(Huntington Chorea; Chronic Progressive Chorea; Hereditary Chorea)
Huntington disease is an autosomal dominant disorder characterized by chorea and progressive cognitive deterioration, usually beginning during middle age. Diagnosis is by genetic testing. Treatment is supportive. Counseling about genetic testing is recommended for 1st-degree relatives.
Huntington disease affects both sexes equally. The caudate nucleus atrophies, the inhibitory medium spiny neurons in the corpus striatum degenerate, and levels of the neurotransmitters γ-aminobutyric acid (GABA) and substance P decrease.
Huntington disease results from a gene mutation causing abnormal repetition of the DNA sequence CAG, which codes for the amino acid glutamine. The resulting gene product, a large protein called huntingtin, has an expanded stretch of polyglutamine residues, which accumulate within neurons and lead to disease via unknown mechanisms. The more CAG repeats, the earlier the onset of disease and the more severe its expression (phenotype). The number of repeats can increase with successive generations and, over time, lead to increasingly severe phenotypes within a family (called anticipation).
Symptoms and Signs
Symptoms and signs develop insidiously, starting at about age 35 to 40, depending on phenotype severity. Dementia or psychiatric disturbances (eg, depression, apathy, irritability, anhedonia, antisocial behavior, full-blown bipolar or schizophreniform disorder) develop before or simultaneously with the movement disorder. Abnormal movements appear; they include chorea, tics, and myoclonic jerks. Typical features include a bizarre, puppet-like gait, facial grimacing, inability to intentionally move the eyes quickly without blinking or head thrusting (oculomotor apraxia), and inability to sustain a motor act (motor impersistence), such as tongue protrusion.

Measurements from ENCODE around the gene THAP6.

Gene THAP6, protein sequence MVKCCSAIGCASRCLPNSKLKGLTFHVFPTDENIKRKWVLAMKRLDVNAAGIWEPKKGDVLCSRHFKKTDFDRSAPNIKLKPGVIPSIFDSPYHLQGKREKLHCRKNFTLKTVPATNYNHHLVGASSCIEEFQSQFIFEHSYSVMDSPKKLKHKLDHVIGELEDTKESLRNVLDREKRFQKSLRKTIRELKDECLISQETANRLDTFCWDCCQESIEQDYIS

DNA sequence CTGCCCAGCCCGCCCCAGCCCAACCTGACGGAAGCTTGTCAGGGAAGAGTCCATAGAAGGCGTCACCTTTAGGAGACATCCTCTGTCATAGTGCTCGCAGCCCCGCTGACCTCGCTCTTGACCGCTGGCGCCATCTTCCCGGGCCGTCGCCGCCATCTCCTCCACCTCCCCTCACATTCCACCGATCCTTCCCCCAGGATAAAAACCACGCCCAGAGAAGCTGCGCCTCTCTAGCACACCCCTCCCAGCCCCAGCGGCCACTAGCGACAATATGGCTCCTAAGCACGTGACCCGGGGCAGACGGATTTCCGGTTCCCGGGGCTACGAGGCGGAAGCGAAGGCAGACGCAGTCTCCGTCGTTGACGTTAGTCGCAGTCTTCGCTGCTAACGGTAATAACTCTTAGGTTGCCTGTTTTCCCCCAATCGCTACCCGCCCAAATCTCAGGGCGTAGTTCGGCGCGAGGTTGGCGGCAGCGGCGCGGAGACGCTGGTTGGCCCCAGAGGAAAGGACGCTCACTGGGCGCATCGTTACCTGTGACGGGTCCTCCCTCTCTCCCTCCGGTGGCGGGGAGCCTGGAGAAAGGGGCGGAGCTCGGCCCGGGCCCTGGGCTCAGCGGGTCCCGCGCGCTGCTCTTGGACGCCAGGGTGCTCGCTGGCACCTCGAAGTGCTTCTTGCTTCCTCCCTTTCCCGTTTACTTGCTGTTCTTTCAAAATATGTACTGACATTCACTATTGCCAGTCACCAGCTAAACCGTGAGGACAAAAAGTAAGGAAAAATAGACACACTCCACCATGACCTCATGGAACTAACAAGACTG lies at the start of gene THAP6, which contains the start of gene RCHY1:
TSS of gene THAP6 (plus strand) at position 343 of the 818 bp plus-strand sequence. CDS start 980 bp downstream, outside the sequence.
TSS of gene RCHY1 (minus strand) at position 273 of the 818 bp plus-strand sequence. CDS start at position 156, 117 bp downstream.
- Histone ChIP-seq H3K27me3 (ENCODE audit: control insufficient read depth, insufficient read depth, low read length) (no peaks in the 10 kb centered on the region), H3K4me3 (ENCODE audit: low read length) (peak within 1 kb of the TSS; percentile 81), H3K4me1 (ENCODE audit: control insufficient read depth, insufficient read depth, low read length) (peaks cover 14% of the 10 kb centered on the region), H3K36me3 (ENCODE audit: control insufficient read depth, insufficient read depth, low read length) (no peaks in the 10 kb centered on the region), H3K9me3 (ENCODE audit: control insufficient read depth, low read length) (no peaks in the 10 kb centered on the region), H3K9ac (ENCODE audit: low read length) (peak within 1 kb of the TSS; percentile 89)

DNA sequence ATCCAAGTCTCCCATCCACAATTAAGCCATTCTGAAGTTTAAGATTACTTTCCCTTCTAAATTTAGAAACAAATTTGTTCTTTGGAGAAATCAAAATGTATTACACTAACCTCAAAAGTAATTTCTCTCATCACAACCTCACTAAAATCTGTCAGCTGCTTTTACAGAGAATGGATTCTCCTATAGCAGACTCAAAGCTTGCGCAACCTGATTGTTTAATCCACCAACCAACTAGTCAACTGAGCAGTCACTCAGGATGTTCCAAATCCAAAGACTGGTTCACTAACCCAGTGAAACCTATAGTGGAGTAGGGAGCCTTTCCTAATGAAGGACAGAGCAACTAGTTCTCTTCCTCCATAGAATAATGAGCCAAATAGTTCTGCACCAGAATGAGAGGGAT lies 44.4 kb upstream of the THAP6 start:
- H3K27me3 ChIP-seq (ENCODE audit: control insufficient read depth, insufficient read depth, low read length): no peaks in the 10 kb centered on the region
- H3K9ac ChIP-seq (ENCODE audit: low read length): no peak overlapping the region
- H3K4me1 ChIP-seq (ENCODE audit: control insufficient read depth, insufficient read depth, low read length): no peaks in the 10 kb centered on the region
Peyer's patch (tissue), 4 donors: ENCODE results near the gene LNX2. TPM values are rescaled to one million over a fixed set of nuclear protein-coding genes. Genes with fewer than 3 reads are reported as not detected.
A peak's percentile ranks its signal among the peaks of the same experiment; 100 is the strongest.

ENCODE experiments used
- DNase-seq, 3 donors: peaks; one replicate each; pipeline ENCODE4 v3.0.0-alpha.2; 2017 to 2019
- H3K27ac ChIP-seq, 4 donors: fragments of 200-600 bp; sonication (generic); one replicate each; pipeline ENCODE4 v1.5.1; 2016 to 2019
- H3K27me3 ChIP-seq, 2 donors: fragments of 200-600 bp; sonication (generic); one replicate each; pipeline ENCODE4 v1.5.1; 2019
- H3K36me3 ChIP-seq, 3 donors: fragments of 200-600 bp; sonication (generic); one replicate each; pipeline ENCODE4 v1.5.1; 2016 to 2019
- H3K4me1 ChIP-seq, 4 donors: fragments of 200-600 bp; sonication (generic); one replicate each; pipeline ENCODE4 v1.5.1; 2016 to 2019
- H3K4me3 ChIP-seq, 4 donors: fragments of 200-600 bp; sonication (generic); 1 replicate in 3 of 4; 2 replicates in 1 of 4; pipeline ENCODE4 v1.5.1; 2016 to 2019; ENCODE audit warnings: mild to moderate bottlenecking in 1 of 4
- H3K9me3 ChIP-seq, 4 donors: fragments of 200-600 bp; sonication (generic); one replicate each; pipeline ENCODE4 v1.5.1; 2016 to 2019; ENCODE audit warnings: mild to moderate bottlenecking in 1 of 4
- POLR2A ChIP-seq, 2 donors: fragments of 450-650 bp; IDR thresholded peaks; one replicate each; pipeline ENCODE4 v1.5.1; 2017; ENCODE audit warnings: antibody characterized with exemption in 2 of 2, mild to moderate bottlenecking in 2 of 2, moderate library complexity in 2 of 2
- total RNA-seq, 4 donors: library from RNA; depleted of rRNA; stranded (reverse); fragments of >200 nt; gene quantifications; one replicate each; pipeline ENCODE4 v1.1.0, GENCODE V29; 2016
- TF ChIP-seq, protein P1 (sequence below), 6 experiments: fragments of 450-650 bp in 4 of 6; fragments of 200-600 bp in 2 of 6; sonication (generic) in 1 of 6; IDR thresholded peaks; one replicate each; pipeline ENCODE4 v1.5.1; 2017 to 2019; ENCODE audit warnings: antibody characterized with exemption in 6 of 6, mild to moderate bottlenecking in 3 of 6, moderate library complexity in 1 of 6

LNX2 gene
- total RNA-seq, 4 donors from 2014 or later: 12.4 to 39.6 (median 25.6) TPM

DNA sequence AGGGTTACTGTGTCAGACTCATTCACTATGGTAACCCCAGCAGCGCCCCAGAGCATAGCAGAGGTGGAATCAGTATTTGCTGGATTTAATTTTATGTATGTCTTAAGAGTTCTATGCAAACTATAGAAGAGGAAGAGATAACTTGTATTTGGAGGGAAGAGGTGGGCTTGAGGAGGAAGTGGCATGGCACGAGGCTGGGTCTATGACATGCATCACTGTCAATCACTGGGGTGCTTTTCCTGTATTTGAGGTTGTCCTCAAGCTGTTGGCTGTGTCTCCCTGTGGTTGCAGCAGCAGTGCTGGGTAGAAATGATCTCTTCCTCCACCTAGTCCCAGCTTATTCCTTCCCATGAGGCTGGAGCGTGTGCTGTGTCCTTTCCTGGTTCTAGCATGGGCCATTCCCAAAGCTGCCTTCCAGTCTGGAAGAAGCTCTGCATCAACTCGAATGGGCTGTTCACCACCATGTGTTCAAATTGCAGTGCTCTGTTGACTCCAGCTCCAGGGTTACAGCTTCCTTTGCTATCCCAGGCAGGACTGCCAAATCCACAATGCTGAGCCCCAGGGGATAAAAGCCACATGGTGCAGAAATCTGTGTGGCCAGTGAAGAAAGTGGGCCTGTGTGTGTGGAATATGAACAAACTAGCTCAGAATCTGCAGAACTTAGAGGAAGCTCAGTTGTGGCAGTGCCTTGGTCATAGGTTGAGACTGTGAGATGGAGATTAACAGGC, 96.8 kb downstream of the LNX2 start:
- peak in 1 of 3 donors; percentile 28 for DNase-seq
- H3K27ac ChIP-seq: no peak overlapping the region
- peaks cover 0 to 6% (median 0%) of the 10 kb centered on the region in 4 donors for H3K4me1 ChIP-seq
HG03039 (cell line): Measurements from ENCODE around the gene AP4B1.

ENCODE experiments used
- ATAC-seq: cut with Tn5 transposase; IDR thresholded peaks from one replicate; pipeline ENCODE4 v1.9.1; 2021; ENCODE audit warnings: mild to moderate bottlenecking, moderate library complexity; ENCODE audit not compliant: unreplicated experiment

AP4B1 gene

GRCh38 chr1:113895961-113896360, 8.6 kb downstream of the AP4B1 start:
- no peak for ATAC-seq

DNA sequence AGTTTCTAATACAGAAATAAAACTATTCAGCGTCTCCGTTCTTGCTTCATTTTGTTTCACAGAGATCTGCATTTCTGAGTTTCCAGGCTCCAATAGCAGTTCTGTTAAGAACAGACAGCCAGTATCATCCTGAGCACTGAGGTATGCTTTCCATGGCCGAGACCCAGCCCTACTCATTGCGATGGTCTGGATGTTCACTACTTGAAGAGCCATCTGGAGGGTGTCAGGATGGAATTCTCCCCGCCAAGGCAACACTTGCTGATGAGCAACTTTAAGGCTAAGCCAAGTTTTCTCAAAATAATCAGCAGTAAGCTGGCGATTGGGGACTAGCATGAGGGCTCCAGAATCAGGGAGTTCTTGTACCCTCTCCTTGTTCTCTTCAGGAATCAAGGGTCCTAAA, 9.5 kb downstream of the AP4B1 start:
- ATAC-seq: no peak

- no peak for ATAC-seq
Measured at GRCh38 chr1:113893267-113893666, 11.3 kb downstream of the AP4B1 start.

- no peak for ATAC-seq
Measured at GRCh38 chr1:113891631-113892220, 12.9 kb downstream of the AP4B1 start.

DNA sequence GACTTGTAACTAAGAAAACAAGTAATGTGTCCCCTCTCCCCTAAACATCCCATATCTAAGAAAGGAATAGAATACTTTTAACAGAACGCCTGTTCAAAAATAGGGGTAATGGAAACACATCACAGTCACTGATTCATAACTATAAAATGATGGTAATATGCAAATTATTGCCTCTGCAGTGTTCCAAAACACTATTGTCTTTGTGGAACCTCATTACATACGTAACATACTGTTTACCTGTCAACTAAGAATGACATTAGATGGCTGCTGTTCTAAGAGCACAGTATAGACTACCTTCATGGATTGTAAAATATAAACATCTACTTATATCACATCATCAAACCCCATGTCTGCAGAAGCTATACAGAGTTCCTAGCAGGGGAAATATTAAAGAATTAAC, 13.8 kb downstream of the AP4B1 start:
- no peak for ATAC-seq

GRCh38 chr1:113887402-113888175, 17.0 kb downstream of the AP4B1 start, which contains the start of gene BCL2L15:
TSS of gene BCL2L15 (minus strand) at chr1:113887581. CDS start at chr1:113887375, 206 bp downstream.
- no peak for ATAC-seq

The disorder progresses, making walking impossible and swallowing difficult; it results in severe dementia. Most patients eventually require institutionalization. Death usually occurs 13 to 15 yr after symptoms begin.
Diagnosis is based on typical symptoms and signs plus a positive family history and is confirmed by genetic testing. Neuroimaging helps identify caudate atrophy and often some frontal-predominant cortical atrophy.
Because the disease is progressive, end-of-life care should be discussed early (see The Dying Patient).
Treatment is supportive. Chorea and agitation may be partially suppressed by antipsychotics (eg, chlorpromazine 25 to 300 mg po tid, haloperidol 5 to 45 mg po bid, risperidone 0.5 to 3 mg po bid, olanzapine 5 to 10 mg po once/day, or clozapine 12.5 to 100 mg po once/day or bid). In patients taking clozapine, WBC counts must be done frequently because agranulocytosis is a risk. The antipsychotic dose is increased until intolerable adverse effects (eg, lethargy, parkinsonism) develop or symptoms are controlled. Alternatively, tetrabenazine may be used. The dose is started at 12.5 mg po once/day and increased to 12.5 mg bid in the 2nd wk, 12.5 mg tid in the 3rd wk, and sequentially up to a total of 33.3 mg po tid as needed to control symptoms or until intolerable adverse effects occur. Adverse effects can include excessive sedation, akathisia, parkinsonism, and depression. Depression is treated with antidepressants.
Therapies currently under study aim to reduce glutamatergic neurotransmission via the N-methyl-d-aspartate receptor and to bolster mitochondrial energy production. Treatments that aim to increase GABAergic function in the brain have been ineffective.
People who have 1st-degree relatives with the disease, particularly women of childbearing age and men considering having children, should be offered counseling and genetic testing (see also Prenatal Genetic Counseling and Evaluation).
Last full review/revision January 2013 by Hector A. Gonzalez-Usigli, MD; Alberto Espay